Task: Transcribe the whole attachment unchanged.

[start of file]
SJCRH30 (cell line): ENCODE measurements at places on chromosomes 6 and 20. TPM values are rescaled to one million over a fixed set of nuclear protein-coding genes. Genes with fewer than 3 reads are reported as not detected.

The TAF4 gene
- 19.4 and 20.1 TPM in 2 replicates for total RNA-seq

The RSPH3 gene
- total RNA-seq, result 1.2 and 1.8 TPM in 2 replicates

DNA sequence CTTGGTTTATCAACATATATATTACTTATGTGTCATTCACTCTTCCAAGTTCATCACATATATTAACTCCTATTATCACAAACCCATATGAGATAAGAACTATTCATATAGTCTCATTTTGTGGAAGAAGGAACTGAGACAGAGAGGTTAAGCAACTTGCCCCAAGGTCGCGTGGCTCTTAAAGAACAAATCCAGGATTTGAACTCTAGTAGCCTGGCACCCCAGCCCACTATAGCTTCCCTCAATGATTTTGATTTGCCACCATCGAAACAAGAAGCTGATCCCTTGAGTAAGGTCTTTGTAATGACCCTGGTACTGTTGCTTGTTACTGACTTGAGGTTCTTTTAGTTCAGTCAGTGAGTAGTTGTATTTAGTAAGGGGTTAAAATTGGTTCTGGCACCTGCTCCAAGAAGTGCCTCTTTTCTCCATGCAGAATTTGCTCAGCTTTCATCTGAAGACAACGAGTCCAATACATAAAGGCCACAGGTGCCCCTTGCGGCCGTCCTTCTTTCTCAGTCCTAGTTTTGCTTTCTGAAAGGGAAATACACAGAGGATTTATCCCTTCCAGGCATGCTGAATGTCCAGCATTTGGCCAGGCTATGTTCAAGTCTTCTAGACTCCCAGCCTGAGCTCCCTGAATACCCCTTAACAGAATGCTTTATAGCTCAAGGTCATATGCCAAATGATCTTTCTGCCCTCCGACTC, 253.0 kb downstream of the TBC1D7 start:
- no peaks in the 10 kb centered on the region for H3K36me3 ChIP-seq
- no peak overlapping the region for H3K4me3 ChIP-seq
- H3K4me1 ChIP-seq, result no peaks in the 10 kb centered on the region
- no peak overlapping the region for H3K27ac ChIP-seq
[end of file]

SJCRH30 (cell line): ENCODE measurements at places on chromosomes 6 and 20. TPM values are rescaled to one million over a fixed set of nuclear protein-coding genes. Genes with fewer than 3 reads are reported as not detected.

The TAF4 gene
- 19.4 and 20.1 TPM in 2 replicates for total RNA-seq

The RSPH3 gene
- total RNA-seq, result 1.2 and 1.8 TPM in 2 replicates

DNA sequence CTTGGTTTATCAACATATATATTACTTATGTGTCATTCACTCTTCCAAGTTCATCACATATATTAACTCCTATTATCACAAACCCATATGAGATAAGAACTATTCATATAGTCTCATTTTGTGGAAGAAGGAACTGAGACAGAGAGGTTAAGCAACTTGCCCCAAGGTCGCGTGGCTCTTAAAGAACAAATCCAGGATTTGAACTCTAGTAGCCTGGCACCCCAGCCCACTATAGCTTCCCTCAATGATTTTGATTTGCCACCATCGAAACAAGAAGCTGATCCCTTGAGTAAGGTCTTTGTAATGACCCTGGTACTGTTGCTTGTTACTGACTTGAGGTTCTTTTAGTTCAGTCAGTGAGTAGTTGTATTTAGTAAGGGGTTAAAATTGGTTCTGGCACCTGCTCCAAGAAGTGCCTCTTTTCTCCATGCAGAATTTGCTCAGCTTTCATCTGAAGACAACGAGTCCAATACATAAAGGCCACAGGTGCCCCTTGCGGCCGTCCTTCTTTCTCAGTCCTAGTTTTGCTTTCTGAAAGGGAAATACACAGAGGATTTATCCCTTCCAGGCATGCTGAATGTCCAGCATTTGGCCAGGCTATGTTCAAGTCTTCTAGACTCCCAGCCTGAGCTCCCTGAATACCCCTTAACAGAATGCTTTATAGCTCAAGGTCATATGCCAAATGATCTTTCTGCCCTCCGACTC, 253.0 kb downstream of the TBC1D7 start:
- no peaks in the 10 kb centered on the region for H3K36me3 ChIP-seq
- no peak overlapping the region for H3K4me3 ChIP-seq
- H3K4me1 ChIP-seq, result no peaks in the 10 kb centered on the region
- no peak overlapping the region for H3K27ac ChIP-seq